Should you ever hear anyone wailing "Where's me Alan Whickers?" in a strong cockney accent, it might be useful to know that said person is minus an important under-garment. On the other hand, if the bloke on the veg stall down the market demands "two Alan Whickers" in exchange for his spuds, it's your wallet rather than your Calvins he's after.

But if I tell you an Alan Whicker is the star of the new Travelocity campaign, that's neither to imply the ad is awful (knickers ... pants) nor that it is the sort of costly (nickers ... pounds), lingeringly lush, utterly indistinctive travel ad that clogs our breaks every January.

No, this Whicker (for everyone under 30 wondering who this craggy old geezer is) is a former icon of world travel: urbane, mind-expanded, not a creased shirt-front or flip-flop in sight. Alan Whicker was the Judith Chalmers of his day (the 70s), without the chins and sarong, and with heaps more taste (Malaga be damned).

Travelocity (for techno-luddites over 40 who might be wondering what this dotcommy thing is) is a website that allows you to scour for the best, cheapest flight/hotels/rental cars and book online. If weeks spent mulling glossy brochures and hours spent in the travel agent is more your thing, then Mr Whicker will be a reassuring presence. Mind you, it has to be said that Whicker is rather diminished since his glory days, a little frailer, muggy-eyed; has someone just taken him out of a cupboard, dusted him down and thrust him, blinking, before the camera?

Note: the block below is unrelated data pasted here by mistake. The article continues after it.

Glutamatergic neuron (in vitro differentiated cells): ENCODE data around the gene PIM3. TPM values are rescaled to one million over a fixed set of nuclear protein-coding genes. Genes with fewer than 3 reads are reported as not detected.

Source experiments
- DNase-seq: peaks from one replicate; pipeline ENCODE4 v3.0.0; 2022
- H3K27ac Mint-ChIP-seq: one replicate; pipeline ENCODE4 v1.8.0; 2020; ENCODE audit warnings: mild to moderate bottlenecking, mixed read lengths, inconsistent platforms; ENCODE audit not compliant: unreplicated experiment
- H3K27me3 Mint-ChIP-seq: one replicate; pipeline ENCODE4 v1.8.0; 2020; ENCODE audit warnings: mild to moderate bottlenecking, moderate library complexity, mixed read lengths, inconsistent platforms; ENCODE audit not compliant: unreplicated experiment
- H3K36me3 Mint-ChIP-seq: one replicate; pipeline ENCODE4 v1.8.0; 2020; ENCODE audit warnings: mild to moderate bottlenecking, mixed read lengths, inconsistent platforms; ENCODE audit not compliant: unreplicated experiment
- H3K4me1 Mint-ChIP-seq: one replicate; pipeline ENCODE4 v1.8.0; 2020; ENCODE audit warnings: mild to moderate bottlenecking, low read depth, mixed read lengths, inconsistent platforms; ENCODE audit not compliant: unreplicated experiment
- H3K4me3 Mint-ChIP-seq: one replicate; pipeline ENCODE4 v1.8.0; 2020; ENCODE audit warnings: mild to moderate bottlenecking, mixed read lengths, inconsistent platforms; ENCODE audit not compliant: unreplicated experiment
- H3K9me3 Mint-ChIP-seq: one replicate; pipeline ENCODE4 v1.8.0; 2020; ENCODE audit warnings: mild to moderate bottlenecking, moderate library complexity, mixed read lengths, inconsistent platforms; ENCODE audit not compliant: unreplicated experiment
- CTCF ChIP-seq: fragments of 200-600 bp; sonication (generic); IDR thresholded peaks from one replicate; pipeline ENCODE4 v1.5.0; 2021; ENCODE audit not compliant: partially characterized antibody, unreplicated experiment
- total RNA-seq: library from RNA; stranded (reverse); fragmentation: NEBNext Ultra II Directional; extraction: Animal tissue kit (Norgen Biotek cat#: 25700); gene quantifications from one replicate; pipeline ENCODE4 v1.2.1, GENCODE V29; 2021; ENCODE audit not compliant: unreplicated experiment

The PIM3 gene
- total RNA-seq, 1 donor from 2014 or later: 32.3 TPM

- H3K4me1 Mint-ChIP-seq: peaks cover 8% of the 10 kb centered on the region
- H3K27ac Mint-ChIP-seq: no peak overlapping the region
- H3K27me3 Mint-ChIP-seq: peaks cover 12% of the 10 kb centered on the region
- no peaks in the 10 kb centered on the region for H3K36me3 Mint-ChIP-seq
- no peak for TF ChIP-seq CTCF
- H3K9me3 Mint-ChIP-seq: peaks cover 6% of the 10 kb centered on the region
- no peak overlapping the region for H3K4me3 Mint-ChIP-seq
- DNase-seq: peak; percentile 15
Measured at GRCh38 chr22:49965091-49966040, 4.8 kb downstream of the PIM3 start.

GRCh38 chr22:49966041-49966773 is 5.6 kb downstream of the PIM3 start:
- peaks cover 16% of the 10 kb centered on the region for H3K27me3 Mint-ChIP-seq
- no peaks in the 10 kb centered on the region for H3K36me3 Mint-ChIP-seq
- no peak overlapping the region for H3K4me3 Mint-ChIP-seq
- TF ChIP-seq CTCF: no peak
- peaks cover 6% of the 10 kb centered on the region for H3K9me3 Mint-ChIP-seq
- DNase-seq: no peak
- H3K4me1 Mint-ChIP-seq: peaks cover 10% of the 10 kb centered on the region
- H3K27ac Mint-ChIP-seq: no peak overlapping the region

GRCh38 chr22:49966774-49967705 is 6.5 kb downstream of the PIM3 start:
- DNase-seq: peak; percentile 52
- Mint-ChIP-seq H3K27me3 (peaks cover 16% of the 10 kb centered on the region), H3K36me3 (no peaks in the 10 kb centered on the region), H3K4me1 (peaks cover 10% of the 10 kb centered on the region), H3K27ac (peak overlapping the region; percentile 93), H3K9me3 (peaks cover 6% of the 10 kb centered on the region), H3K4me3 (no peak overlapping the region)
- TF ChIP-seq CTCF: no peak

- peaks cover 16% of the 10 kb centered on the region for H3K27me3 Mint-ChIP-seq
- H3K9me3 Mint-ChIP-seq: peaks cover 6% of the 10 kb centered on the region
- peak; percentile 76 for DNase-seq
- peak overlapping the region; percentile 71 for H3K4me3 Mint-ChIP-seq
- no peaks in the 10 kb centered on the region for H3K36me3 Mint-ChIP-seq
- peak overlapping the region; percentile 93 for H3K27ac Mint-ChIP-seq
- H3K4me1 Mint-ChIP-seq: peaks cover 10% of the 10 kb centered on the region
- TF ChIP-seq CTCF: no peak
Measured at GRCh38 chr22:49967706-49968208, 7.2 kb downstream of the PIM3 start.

The opening shot - where Kate, working in her office late at night, pulls open her desk drawer to find Whicker prostrate inside, looking for all the world like a stiff in one of those big drawers they have in the morgue - is rather too disturbing to invoke fantasies of warm azure seas slapping bared brown flesh. And the sight of him in purring Playgirl pose on a conveyor belt in a Sushi restaurant is enough to make you splutter your sake.

Nevertheless Whicker is an excellent choice. He remains an aspirational yet likable spokesman, his dry-witted self-parody endearingly executed.

And the "hello world" strapline suits perfectly.

Travelocity is targeting 25- to 44-year-old frequent fliers in a desperate attempt to stand out, not only from online rivals such as Opodo and Expedia, but from the glut of travel campaigns desperate to seduce us steaming rain-sodden Brits. So Whicker is a real - if dated - differentiator in a market of strange brand names, dizzyingly anonymous exotic locations and naff pan-global creative treatments. And all this from the agency (Miles Calcraft Briginshaw Duffy) that was responsible for one of the worst cases of dotcom advertising ... the impenetrable Breathe commercial. So ghosts have perhaps been buried with this slender, but neat, Travelocity campaign.

Two problems, though. First, I've read more in the press about Travelocity's US campaign (a pastiche on the French movie Amelie, featuring a travelling gnome) than I have about the UK ad - a bit of cack-handed PR, surely. Second, and worse, when I tried (and tried, and tried, and tried again the next day) to get on to the Travelocity site, my poor Mac had repeated cardiacs. And there's nothing more annoying (or likely to damn an online brand) than a crashed computer, especially when it's raining.

Dead cert for a Pencil? Only in the resurrection of old icons category.

File under ... B for burying Breathe.

What would the chairman's wife say? "I thought he was dead."